Maron Keeping it Real in “Too Real”


Carlos Peterson, Sports Editor

The loud and neurotic comic Marc Maron returns to Netflix with an all-new special, “Too Real.” A follow up to his previous hit special “Thinky Pain,” Maron returns in “Too Real” with material that hits hilariously close to home. With Maron’s fame rising as of late, it’s only natural to expect a steady decline into the comfort of success. However, Maron delivers a level of self-loathing and humor that only he can.

“I don’t know how to have fun. How are you supposed have fun? Like, I don’t think I would have come to this show,” Maron anxiously admitted to the crowd.

Maron started his show by embellishing about the pessimistic American political landscape and the implications of Donald Trump’s ridiculous statements. Apparently living in fear of your phone is no way to live our lives now. The 53-year-old comic went as far as to compare it to an abusive step father barging into your room to tell you he’s burning the house down. Dumbfounded and staring at your phone, you rhetorically ask yourself, “I should leave, right?”

The ridiculous has become the norm for this administration. Explaining that outlandish things said to one another whether they are true or not are suddenly believable. The example of turning half the Grand Canyon into a landfill was a highlight.

What kind of Maron special would it be if he didn’t delve into his fear of his own mortality and now his willingness to do things he doesn’t do in his perception of evaporating time left? His capacity for Netflix recommendations is particularly hilarious, telling his friends that what they’re recommending sounds interesting, but he doesn’t know how much time he has left. In fact, he’s not so sure a movie that his girlfriend picked out is worth watching. Maron’s ability to liken the crowd to tougher topics is one of the many unique niches he brings to this show.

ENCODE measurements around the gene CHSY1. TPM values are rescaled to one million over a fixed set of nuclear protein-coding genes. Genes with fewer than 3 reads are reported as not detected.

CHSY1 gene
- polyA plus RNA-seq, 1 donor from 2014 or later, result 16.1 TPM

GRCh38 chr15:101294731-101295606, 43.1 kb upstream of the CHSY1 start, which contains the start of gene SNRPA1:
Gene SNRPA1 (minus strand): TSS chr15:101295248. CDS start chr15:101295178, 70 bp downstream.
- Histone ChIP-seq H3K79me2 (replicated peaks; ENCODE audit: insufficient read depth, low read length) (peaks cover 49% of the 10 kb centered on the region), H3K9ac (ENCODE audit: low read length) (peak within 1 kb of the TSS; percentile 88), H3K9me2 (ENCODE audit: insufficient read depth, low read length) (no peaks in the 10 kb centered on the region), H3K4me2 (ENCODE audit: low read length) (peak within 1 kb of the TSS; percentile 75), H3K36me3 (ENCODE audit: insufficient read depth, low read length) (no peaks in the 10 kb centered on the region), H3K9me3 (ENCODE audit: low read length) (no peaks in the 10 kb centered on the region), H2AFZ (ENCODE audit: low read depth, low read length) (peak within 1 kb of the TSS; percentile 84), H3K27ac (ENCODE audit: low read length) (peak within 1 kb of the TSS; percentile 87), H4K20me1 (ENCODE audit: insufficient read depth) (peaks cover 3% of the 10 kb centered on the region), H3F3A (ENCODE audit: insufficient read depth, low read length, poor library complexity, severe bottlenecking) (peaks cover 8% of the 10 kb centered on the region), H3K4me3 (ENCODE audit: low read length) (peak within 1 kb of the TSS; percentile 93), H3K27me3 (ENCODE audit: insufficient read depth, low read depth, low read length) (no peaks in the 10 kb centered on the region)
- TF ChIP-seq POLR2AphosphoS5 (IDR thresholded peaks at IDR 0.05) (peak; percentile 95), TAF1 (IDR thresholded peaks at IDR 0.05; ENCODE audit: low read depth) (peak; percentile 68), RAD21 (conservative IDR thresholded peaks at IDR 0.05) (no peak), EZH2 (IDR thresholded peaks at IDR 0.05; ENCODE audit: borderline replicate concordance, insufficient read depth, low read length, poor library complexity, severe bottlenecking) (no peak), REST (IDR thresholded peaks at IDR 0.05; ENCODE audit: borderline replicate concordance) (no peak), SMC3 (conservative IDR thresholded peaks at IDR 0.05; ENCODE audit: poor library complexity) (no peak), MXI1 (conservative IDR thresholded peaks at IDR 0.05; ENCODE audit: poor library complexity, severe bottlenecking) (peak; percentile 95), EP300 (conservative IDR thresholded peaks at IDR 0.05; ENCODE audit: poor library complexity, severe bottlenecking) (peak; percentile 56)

The icing on the cake of it all was Maron talking about his time at the Rolling Stone stadium tour in San Diego, where he couldn’t seem to pinpoint why he didn’t want to go. Then it hit him. He didn’t want to go simply because he didn’t want the performance to be sad. Maron goes from the joking of Mick Jagger being tolerated by “true” Stone fans to having an appreciation for them to be able to perform at their age. Although the highlight of Maron’s night was being able to beat the traffic out of the concert.

Overall, Maron brings his insight and knowledge on a variety of different topics from the realization of his father’s idiocy to the complexities of middle-aged men buying hats they simply don’t need. The avid podcaster has finally found a nice place in the media landscape after years of not knowing his next step. Perhaps this is Maron’s cementing of an unbelievable run and, ultimately, his legacy.